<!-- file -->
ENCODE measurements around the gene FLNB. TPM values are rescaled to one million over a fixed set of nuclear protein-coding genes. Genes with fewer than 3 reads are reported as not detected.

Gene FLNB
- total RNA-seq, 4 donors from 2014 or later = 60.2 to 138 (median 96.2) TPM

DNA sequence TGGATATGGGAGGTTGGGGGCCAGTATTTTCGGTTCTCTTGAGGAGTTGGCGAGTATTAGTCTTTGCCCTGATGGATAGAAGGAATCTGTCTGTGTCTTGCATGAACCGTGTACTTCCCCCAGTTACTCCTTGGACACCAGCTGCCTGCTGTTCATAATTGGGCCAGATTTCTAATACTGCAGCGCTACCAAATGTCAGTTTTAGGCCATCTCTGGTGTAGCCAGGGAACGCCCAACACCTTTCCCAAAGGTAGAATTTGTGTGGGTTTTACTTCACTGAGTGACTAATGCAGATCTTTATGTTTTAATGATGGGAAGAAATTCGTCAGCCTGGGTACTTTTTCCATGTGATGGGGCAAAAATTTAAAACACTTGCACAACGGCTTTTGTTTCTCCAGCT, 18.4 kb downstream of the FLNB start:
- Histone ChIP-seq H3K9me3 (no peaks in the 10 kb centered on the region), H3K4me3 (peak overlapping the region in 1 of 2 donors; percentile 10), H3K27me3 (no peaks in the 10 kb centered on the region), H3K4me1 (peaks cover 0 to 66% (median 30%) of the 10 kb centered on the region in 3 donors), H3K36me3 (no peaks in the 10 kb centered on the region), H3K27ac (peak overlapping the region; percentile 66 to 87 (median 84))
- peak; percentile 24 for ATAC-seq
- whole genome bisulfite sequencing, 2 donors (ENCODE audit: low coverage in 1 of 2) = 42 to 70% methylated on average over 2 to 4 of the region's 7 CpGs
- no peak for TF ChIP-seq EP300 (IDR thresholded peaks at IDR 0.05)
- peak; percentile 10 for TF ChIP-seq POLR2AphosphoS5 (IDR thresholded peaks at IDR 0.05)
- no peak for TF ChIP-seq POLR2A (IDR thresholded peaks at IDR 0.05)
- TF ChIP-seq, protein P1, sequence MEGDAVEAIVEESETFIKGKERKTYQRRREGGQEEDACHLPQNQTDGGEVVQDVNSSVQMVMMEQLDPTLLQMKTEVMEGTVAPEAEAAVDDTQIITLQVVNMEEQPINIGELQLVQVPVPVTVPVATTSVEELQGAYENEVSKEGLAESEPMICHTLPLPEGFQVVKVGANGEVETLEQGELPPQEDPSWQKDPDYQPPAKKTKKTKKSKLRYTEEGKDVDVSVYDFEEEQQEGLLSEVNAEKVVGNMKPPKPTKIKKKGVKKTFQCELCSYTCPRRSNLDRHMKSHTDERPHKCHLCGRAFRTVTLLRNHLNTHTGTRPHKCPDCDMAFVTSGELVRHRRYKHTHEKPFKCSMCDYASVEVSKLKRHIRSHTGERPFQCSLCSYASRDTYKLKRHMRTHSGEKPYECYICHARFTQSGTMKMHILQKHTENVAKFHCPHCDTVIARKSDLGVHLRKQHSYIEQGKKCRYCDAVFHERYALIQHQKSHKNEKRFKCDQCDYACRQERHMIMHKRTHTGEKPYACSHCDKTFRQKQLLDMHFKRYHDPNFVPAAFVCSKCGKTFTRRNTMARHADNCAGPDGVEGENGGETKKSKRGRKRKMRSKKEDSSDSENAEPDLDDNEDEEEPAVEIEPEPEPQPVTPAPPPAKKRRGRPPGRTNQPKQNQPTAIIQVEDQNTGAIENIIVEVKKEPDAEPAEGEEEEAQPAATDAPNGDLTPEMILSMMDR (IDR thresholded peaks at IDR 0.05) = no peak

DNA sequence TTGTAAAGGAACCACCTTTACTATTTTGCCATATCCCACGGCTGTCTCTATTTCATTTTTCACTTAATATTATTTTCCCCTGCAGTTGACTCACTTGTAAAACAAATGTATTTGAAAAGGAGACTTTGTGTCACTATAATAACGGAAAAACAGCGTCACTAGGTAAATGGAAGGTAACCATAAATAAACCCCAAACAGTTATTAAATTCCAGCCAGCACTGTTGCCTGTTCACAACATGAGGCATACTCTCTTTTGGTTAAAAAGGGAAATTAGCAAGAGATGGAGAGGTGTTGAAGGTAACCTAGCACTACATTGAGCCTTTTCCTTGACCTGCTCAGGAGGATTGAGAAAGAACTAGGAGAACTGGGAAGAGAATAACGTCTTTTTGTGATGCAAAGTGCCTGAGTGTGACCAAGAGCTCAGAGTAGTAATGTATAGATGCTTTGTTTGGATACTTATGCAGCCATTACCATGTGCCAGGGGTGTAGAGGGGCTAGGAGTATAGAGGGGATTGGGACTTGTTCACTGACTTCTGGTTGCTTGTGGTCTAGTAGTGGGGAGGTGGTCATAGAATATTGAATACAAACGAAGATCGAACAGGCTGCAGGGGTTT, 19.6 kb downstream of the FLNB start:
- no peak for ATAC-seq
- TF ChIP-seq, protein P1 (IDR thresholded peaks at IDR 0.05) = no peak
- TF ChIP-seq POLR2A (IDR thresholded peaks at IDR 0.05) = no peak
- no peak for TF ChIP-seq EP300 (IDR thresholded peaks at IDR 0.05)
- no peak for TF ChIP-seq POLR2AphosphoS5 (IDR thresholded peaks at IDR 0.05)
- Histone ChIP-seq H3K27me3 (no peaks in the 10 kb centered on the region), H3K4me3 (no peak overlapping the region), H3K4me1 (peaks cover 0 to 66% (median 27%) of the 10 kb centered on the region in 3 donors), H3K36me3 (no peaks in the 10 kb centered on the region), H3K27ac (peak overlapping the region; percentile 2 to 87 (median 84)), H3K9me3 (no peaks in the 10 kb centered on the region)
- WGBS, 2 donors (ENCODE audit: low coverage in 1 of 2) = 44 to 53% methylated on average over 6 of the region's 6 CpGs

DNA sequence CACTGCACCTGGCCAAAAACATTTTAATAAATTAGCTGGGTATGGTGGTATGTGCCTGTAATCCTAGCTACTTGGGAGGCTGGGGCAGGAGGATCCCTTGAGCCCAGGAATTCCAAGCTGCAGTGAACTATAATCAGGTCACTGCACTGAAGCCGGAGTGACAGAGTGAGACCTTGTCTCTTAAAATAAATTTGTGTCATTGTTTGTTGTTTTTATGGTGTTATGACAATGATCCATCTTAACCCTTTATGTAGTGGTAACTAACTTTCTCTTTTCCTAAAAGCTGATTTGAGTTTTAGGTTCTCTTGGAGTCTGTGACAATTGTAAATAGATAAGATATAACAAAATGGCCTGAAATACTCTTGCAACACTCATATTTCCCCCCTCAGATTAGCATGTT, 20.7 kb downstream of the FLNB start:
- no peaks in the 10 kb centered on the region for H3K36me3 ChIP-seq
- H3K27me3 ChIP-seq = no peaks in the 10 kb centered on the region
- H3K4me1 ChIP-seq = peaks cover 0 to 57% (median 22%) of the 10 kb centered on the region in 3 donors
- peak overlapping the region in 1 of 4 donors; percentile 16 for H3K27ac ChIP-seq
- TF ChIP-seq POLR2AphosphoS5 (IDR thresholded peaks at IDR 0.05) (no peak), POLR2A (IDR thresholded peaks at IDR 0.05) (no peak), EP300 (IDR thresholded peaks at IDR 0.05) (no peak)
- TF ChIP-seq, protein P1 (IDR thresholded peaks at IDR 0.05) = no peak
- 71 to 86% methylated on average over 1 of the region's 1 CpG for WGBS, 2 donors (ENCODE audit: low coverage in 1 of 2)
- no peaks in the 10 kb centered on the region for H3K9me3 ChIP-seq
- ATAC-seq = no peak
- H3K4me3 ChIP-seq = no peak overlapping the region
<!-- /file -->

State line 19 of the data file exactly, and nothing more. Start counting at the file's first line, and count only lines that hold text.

- WGBS, 2 donors (ENCODE audit: low coverage in 1 of 2) = 44 to 53% methylated on average over 6 of the region's 6 CpGs